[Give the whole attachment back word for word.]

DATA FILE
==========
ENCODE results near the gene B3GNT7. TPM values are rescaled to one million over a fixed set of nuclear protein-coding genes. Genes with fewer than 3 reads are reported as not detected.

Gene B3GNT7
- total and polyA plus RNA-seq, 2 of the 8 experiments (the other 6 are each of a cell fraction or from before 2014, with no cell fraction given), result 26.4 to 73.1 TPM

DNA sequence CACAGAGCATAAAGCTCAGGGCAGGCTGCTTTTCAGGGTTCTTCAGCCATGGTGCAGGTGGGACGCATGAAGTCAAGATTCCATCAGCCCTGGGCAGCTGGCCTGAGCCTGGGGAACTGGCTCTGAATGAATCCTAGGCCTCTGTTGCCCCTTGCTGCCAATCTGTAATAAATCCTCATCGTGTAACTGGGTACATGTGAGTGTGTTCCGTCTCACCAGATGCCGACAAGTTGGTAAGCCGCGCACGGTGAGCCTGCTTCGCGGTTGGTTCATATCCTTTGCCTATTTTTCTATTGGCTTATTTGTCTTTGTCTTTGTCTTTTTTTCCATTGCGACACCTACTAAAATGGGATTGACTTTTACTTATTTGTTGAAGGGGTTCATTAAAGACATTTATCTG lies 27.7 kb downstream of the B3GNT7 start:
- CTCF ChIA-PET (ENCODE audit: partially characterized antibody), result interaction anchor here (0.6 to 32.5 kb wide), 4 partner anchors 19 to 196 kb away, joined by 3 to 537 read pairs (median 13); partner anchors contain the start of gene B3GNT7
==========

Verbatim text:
ENCODE results near the gene B3GNT7. TPM values are rescaled to one million over a fixed set of nuclear protein-coding genes. Genes with fewer than 3 reads are reported as not detected.

Gene B3GNT7
- total and polyA plus RNA-seq, 2 of the 8 experiments (the other 6 are each of a cell fraction or from before 2014, with no cell fraction given), result 26.4 to 73.1 TPM

DNA sequence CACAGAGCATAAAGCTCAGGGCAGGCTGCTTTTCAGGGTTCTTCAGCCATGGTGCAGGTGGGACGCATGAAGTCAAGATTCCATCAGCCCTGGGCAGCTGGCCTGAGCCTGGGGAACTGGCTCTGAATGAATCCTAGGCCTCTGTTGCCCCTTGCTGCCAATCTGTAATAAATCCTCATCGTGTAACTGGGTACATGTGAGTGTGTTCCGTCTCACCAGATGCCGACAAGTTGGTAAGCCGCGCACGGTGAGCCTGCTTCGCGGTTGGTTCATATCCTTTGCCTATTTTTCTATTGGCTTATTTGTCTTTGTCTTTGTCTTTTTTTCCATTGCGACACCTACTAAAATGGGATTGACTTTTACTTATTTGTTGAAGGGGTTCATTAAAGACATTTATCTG lies 27.7 kb downstream of the B3GNT7 start:
- CTCF ChIA-PET (ENCODE audit: partially characterized antibody), result interaction anchor here (0.6 to 32.5 kb wide), 4 partner anchors 19 to 196 kb away, joined by 3 to 537 read pairs (median 13); partner anchors contain the start of gene B3GNT7